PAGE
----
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Dev Comp Immunol. 2003 Jun-Jul;27(6-7):589-601.

Identification and expression analysis of hepcidin-like antimicrobial peptides in bony fish.

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Institute for Marine Biosciences, National Research Council, 1411 Oxford Street, Halifax, NS, Canada B3H 3Z1.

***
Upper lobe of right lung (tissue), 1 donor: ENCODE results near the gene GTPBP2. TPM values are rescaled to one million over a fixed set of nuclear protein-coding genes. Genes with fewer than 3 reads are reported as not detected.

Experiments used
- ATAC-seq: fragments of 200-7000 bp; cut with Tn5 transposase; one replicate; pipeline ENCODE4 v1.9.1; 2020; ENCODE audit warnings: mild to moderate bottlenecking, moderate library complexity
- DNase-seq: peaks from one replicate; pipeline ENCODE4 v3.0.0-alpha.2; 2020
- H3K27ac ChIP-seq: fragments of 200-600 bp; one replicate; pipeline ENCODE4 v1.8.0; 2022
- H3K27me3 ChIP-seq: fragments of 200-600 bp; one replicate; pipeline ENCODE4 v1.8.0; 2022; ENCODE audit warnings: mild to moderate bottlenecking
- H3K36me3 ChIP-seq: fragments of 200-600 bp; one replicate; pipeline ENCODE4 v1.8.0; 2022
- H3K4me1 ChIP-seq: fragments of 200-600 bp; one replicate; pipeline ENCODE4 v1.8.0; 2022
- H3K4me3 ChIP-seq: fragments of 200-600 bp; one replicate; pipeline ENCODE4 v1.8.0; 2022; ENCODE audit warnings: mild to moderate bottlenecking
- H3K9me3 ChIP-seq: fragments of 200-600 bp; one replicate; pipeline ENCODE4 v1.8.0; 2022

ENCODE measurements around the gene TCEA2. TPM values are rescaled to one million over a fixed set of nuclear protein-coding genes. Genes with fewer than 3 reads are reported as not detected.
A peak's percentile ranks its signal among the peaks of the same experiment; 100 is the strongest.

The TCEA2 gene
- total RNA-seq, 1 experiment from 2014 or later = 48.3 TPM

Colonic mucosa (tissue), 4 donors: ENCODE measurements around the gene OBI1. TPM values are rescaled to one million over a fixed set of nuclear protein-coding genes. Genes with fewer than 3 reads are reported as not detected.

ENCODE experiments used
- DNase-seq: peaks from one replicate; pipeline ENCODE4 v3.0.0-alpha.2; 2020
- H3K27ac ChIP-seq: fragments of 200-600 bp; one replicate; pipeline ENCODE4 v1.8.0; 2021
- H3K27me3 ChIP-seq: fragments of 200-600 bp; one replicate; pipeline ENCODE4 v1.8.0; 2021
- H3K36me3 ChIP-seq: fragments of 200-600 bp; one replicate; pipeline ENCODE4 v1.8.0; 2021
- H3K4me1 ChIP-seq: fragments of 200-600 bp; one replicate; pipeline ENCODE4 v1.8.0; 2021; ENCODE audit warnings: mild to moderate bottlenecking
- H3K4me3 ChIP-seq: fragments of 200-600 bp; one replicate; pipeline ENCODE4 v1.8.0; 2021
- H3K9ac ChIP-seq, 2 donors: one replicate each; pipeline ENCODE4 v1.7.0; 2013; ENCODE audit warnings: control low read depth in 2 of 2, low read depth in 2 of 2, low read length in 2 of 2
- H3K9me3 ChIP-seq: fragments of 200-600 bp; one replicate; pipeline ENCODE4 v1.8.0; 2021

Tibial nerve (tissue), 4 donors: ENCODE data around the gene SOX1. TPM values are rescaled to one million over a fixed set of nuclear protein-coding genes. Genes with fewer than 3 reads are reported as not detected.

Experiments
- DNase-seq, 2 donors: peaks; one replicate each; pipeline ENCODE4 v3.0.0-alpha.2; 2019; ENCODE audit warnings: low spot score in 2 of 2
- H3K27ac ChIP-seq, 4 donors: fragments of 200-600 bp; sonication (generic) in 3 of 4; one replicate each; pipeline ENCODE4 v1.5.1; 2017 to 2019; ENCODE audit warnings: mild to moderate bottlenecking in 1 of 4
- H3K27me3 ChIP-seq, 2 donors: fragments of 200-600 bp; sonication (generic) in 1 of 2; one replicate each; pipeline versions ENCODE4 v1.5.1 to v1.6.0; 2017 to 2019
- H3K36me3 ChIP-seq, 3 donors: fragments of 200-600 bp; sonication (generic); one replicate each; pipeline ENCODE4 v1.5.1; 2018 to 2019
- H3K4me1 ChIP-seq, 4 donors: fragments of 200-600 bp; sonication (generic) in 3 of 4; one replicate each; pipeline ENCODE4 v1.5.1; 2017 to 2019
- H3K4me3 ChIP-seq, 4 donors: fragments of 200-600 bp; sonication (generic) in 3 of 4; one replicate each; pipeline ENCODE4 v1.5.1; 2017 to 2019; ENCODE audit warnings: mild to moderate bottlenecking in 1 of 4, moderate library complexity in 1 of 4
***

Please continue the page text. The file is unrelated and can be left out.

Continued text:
Antimicrobial peptides play a crucial role as the first line of defense against invading pathogens. Several types of antimicrobial peptides have been isolated from fish, mostly of the cationic alpha-helical variety. Here, we present the cDNA sequences of five highly disulphide-bonded hepcidin-like peptides from winter flounder, Pseudopleuronectes americanus (Walbaum) and two from Atlantic salmon, Salmo salar (L.). These hepcidin-like molecules consist of a 24 amino acid signal peptide and an acidic propiece of 38-40 amino acids in addition to the mature processed peptide of 19-27 amino acids. Exhaustive data mining of GenBank with these sequences revealed that similar peptides are encoded in the genomes of Japanese flounder, rainbow trout, hybrid striped bass and medaka, indicating that they are widespread among fish. Southern hybridization analysis suggests that closely related hepcidin-like genes are present in other flatfish species, and that they exist as a multigene family clustered on the winter flounder genome. Hepcidin variants are differentially expressed during bacterial challenge, during larval development of P. americanus and in different tissues of adult fish.

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